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Stop or I'll punctuate!

Posted by Jan Freeman, keep until April  June 29, 2007 11:32 AM

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Idly language-linking here and there, I recently discovered that the most famous punctuation book of all time has not just a website but also an interactive quiz. Naturally, I couldn't resist.

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It's only 12 questions, the first six on apostrophes and as straightforward as apostrophe questions can be. You click to add punctuation, as needed, to expressions like "the children's hands" and "four yards' worth."

The next six, on commas, are more complicated. "Stop, or I'll scream"? The quiz demands the comma, but does it really belong in that short, urgent command? When I check the book, I see the problem: Truss thinks "Stop" is an interjection, like "blimey" or "golly" or "heh-heh." But it's not -- it's a verb. And in a short compound sentence like "Stop or I'll scream," that comma is absolutely optional.

Then there's this puzzler:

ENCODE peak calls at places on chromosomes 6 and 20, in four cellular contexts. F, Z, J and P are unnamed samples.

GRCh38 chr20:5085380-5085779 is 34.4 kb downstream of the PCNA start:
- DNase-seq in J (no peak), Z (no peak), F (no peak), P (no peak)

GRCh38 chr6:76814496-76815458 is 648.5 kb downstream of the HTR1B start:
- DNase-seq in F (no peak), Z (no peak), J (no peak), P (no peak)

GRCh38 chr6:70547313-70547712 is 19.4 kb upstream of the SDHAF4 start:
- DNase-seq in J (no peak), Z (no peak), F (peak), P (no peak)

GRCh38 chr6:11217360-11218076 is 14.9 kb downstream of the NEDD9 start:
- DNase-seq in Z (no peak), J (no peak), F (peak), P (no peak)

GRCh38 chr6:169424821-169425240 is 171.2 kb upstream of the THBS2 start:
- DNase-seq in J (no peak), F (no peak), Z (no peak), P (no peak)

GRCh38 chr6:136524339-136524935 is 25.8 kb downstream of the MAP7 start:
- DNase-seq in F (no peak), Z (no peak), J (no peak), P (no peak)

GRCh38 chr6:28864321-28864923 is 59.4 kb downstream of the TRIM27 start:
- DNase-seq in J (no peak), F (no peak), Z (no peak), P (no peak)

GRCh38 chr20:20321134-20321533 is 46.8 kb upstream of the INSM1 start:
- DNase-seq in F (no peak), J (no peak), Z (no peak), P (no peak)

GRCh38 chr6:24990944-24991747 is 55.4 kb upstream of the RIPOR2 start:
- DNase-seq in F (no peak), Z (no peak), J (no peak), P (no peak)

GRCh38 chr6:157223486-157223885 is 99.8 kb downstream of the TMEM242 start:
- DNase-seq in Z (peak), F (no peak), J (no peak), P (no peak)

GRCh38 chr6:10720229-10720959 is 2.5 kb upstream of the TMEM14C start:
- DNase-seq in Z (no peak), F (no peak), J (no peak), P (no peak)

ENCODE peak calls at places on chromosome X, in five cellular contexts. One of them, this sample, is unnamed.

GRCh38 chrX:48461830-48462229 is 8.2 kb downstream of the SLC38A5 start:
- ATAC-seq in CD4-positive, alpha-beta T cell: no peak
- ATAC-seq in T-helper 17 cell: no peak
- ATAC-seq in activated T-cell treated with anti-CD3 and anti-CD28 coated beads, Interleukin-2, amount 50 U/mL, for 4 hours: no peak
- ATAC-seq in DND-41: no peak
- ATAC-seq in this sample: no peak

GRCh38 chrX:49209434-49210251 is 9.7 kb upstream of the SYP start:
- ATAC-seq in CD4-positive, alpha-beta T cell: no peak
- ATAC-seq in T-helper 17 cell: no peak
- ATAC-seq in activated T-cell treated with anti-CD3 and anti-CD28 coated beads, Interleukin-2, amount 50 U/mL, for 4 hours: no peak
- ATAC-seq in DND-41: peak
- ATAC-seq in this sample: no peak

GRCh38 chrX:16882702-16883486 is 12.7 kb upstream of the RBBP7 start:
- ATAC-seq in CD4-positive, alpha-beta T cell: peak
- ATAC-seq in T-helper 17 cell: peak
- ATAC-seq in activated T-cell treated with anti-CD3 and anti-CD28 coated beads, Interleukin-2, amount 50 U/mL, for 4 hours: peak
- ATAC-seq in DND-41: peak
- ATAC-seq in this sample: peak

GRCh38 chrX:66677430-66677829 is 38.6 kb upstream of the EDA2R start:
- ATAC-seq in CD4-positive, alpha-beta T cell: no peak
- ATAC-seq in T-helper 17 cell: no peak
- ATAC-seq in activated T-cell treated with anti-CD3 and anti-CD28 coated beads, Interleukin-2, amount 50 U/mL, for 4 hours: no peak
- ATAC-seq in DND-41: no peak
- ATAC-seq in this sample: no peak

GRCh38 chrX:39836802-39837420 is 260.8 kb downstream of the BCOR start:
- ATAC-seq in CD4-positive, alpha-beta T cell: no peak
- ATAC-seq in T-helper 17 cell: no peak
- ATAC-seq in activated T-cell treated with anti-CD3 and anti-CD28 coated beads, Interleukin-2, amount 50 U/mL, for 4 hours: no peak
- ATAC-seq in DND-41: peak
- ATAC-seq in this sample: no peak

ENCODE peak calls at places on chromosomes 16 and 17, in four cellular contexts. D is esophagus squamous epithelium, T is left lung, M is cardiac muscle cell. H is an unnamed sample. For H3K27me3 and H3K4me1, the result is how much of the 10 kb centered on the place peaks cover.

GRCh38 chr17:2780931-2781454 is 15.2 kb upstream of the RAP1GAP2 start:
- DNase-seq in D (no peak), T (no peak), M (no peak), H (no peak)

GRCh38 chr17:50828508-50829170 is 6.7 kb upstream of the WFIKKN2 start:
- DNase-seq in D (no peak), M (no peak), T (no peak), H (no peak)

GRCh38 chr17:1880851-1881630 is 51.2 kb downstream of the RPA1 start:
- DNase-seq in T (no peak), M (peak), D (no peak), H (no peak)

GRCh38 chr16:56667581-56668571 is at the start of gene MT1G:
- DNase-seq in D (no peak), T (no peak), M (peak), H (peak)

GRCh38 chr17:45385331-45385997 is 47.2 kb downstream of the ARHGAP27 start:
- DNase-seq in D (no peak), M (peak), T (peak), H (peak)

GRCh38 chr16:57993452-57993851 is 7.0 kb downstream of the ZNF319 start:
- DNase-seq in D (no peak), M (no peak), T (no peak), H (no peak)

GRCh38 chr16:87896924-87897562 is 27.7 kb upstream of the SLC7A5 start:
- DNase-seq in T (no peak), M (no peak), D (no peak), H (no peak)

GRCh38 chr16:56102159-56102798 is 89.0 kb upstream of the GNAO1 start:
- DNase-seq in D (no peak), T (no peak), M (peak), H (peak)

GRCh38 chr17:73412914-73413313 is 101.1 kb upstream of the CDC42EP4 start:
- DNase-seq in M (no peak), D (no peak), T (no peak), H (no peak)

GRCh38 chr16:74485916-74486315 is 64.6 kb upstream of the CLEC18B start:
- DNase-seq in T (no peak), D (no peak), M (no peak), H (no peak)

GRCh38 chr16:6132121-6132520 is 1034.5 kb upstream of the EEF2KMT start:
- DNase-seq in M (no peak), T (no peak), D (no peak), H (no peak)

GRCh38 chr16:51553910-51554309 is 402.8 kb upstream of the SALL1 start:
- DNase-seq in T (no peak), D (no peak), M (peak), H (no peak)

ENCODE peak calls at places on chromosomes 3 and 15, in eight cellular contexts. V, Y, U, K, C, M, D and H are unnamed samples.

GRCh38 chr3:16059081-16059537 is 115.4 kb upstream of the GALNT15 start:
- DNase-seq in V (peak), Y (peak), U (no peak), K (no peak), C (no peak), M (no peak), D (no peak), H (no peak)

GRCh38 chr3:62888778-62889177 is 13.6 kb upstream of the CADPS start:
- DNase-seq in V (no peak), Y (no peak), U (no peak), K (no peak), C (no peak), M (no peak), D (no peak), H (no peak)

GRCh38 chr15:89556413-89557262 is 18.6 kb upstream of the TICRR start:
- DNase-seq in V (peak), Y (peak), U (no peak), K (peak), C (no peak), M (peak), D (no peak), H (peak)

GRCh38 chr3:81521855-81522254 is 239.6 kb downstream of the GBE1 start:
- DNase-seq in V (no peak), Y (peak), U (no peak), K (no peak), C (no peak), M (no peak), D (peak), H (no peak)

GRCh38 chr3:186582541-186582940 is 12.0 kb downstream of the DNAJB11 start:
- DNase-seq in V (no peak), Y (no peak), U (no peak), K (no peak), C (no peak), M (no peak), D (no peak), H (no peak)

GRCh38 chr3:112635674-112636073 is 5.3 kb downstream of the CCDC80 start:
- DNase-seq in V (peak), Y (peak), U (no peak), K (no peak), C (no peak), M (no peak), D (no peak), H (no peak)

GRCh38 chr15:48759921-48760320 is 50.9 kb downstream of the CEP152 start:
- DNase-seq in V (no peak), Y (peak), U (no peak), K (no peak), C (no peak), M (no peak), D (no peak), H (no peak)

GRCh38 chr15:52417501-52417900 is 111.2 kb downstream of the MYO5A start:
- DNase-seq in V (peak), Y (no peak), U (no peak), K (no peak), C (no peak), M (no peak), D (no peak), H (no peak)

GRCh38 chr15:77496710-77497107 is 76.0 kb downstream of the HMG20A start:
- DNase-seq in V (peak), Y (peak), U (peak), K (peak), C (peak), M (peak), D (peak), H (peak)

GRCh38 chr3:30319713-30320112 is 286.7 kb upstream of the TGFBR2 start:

Of course there weren't enough tickets to go round.

The test wants a comma after "of course." But for me, the punctuation would depend on what that "of course" is meant to do. And in the sample sentence, it's very hard to guess. The "of course" might be emphatic:

"Of course there weren't enough tickets to go round -- he always forgets to buy me one."

Or it might be parenthetical:

Jane gave us six tickets. Of course, there weren't enough tickets to go round, but we knew not everyone would want to see the play.

In the first case, the comma digs a pothole in the rhythm; in the second one, it's natural.

Oddly enough, in the book this test sentence is used to illustrate "weak interruptions" (like "of course") that don't always require commas: Truss says she, and you, can go either way.

Skipping the commas may drop your score down to "75 percent stickler," but that doesn't mean you're not 100 percent correct.

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